The best we have are percentage of std. usually on tests scores.
Now, in developing countries, the education problems are not just learning outcomes. There is very little effective schooling time, few textbook (for ex. no textbooks in more than 80% of classrooms In Guinea Bissau, school year usualy starts february and finish in April). Building schools can be expensive in remote areas. Therefore in SOME CONTEXTS, it might worth and cost-effective to run laptop projects.
When we compare some XO deployment unit cost with public spending per primary pupil, we found about the same figures (ex Nepal XO 71$ vs 61$)
As per geography, it might worth providing XO in some Nepal communities rather than to build a school at 4000 meters.
We can expect high outcomes (on attendance, repetition...) and a good cost/results ratio in SOME CONTEXTS.
Now assessment or impact evaluation will not give an exact measurement of the valued added of laptop projects and what the investment return was,but they could be embeded in the initial design of the laptop projects.
That's what OLPC foundation is advocating for these days.
More evaluation but could allow to identify how to best run a laptop project.
I hope I can post an english version of my paper in a few days with deal with these issues and provide contextual data on OLPC the deployments

Pierre writes:

"Now, in developing countries, the education problems are not just learning outcomes. There is very little effective schooling time, few textbook (for ex. no textbooks in more than 80% of classrooms In Guinea Bissau, school year usualy starts february and finish in April). Building schools can be expensive in remote areas. Therefore in SOME CONTEXTS, it might worth and cost-effective to run laptop projects."

If the problem is a shortage of schools and school supplies, then the obvious path is to use whatever money there is to build as much of the needed infrastructure. Building a few schools will at least ALLEVIATE the problem. The alternative is to forsake schools and spend the money on laptops that can't provide kids with the basic education they need. That's a truly bizarre "solution".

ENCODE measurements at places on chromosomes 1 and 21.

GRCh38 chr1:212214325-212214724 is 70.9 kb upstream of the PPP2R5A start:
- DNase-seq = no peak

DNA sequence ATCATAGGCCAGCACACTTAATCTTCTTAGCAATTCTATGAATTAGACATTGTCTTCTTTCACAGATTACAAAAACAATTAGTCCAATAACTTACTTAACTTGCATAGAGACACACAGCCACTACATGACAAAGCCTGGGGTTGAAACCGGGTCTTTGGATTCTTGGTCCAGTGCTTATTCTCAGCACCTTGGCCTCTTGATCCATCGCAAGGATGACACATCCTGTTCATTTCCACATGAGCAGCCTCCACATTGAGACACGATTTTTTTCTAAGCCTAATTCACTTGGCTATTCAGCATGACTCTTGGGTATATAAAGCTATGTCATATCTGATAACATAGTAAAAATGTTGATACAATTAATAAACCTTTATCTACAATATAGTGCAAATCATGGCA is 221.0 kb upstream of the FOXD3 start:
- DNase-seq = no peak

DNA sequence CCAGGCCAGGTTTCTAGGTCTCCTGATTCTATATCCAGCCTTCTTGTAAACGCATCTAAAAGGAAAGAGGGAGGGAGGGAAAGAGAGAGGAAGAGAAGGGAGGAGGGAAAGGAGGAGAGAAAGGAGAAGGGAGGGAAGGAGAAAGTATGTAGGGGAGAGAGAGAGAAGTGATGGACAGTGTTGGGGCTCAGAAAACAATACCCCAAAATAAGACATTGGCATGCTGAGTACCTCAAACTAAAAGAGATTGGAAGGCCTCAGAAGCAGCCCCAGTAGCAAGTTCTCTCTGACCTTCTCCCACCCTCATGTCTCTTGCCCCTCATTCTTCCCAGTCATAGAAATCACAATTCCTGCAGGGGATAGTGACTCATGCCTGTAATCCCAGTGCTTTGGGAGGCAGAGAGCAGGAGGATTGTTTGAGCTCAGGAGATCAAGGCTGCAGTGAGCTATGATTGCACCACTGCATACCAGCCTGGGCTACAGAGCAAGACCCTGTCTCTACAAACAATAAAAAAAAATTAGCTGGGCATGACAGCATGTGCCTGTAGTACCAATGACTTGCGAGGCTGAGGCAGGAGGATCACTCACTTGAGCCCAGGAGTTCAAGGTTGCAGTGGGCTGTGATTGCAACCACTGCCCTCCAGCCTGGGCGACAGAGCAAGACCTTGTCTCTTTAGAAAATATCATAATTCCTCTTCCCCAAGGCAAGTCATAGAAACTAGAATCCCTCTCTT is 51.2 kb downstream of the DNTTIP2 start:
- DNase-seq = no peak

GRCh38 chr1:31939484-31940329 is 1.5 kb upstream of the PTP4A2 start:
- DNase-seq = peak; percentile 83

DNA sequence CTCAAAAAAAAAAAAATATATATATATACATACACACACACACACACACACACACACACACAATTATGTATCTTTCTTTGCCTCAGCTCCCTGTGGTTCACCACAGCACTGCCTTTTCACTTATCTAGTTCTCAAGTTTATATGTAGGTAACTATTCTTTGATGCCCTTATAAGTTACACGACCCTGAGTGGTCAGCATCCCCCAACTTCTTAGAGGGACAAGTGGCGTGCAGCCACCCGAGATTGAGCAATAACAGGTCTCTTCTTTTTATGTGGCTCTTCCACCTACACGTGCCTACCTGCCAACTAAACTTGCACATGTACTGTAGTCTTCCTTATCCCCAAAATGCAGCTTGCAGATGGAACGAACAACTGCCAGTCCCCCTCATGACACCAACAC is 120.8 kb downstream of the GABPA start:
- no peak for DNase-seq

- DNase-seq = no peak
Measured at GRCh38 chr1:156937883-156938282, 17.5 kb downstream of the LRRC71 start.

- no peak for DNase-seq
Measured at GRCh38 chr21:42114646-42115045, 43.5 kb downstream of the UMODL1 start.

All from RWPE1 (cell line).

*******

"When we compare some XO deployment unit cost with public spending per primary pupil, we found about the same figures (ex Nepal XO 71$ vs 61$)
As per geography, it might worth providing XO in some Nepal communities rather than to build a school at 4000 meters."

The idea of laptops replacing entire schools is so preposterous that even Negroponte himself has abandoned it.

*******

"Now assessment or impact evaluation will not give an exact measurement of the valued added of laptop projects and what the investment return was,but they could be embeded in the initial design of the laptop projects."

What does that mean? It sounds very interesting, but it is one of those nonsensical sentences full of buzzwords that don't actually mean anything.

Sorry for using pseudo-expert jargon, try
http://www.infodev.org/en/Publication.9.html
to learn about evaluation of ICT projects concepts and definition.

For a few photos and infos on what a public school looks like in Guinea Bissau , please go
http://varlyproject.wordpress.com/2010/06/09/support-schooling-in-guinea-bissau/

What the photo don't show is that teachers don't master the portugeese (official instruction language) and there is not really teaching methods and materials that could be shipped there.
Building school in concrete would help or just drop by Xos?